Here’s why your SaaS needs a DPA
While there may still be the occasional team that handles everything themselves, most software products are made up of a variety of services from different vendors. From data storage to customer management, third party data processors are a nearly unavoidable part of any organization.
If your company has customers in the EU or processes the data of individuals in the EU, you need to have GDPR compliance in mind. The data processing agreement (DPA) is how data controllers and data processors ensure that all parties are meeting the data privacy expectations that the European Commission has established. For example, a services company (the controller) may use an HR and payroll management company (the processor) to handle part of their business. In addition to their service agreements and contracts, they would also need a DPA to protect the privacy of their employees and applicants.
What is a data processing agreement?
Data processing agreements are a type of legal contract that covers the rights of everyone involved, as well as the expectations on how they will handle data. GDPR requires one for each data processor, but a DPA also shows businesses that the processor is capable and understands the legal requirements for handling your data.
Whether you are the processor, controller, or sub-processor, you will have a DPA with whichever party you interact with.
The main elements of a data processing agreement
The agreements can differ from company to company, but the GDPR does describe eight areas that must be included.
- Processors can only process data when instructed to by the controller.
- Anyone with access to the data must be required to keep the information confidential.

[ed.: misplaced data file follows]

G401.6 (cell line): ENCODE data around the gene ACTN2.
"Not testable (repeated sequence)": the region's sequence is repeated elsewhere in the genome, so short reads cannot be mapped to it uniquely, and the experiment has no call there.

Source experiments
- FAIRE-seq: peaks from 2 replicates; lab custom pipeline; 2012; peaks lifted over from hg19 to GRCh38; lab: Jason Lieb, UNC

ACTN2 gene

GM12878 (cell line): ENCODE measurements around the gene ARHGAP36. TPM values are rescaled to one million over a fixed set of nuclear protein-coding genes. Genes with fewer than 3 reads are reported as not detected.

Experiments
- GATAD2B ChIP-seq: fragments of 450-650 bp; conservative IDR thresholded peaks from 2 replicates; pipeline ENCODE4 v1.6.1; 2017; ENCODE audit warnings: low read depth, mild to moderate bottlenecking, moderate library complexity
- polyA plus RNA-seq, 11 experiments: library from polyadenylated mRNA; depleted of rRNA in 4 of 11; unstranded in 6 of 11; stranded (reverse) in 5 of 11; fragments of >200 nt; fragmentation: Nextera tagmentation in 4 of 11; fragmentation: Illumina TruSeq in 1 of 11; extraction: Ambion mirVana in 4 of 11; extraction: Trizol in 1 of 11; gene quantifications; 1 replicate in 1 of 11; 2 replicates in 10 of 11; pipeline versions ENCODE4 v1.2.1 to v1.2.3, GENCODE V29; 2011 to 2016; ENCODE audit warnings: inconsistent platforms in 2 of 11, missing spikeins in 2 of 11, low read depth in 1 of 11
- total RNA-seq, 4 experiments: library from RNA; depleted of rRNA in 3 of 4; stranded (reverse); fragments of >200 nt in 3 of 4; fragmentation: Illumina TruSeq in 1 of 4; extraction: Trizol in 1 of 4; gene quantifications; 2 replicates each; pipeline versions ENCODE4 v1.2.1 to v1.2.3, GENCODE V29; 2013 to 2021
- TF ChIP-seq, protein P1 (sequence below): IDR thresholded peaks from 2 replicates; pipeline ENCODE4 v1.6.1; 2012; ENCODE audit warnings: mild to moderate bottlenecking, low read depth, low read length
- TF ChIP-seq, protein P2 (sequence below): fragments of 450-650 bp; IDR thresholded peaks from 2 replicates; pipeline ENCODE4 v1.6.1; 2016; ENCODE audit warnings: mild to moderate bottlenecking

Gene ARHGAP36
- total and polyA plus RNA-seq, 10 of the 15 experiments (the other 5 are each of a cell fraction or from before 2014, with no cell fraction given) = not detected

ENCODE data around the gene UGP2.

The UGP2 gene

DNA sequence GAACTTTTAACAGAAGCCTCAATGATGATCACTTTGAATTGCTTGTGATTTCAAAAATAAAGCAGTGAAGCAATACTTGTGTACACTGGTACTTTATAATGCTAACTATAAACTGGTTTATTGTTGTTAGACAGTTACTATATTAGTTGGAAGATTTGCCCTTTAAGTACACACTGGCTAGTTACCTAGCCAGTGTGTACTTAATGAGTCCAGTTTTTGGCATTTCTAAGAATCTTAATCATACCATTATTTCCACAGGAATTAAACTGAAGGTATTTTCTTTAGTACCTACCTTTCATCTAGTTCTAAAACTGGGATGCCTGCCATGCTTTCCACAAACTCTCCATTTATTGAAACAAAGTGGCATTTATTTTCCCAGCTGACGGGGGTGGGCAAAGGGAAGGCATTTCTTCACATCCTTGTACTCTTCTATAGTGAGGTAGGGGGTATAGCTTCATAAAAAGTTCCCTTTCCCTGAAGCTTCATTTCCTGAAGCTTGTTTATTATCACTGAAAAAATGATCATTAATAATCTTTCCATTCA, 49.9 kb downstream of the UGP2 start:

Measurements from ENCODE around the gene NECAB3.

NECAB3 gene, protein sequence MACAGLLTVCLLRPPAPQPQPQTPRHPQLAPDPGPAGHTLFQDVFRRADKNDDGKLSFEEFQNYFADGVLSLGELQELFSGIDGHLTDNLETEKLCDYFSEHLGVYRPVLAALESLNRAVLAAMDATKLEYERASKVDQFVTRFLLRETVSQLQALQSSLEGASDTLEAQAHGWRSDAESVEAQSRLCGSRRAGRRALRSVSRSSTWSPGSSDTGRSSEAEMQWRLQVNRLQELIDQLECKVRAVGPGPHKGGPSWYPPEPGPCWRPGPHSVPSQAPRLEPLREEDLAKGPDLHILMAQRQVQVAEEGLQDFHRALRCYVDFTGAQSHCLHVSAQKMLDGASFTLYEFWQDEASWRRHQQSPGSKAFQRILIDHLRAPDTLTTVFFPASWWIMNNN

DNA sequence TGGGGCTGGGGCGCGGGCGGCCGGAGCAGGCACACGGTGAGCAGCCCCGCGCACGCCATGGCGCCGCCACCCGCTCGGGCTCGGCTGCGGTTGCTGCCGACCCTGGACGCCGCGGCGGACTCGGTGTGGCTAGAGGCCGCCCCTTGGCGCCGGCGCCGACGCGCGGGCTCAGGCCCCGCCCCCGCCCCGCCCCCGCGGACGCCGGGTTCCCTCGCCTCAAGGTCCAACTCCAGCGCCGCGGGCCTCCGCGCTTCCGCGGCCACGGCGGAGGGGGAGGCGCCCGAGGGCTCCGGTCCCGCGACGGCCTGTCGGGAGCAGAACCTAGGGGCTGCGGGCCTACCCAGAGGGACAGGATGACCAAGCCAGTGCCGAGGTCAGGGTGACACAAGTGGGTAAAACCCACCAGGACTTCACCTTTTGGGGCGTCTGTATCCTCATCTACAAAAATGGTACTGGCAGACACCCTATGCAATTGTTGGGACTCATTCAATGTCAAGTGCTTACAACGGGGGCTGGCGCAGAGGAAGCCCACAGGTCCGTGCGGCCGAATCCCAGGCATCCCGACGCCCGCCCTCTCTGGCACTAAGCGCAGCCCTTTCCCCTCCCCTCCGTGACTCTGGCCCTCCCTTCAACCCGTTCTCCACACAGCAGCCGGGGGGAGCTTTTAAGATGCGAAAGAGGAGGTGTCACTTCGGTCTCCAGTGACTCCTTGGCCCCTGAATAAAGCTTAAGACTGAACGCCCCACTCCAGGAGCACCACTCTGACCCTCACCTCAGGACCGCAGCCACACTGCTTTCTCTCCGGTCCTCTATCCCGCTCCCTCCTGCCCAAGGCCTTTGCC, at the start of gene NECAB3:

- Appropriate security measures must be taken to protect the data. Details can be found in Article 32.
- The controller must approve any sub-processors before they are used. The DPA may also include a list of all sub-processors.
- Processors must assist the controller in fulfilling any data requests made by the individuals whose data is being processed.
- Processors will help controllers maintain security and compliance, particularly for any high-risk processing.
- Controllers can request data be deleted or returned, unless a country's laws require the data to be stored longer.
- Processors will provide controllers with any information necessary to demonstrate compliance.
How all of this often manifests is in a series of clauses that describe who controls what, exactly what kind of processing will be done, and explicit statements of the rights of each group. If we look at the DPAs from SaaS companies, we also see portions that detail how data transfers are handled, any standard contractual clauses (SCCs), lists of sub-processors, the duration of processing or data storage, and the data categories that the personal data belongs to.
Due to the constantly expanding world of global privacy regulation, you'll also see sections dedicated to individual laws. The CCPA's data processing addendum is a common occurrence in DPAs for any processors serving customers in the California.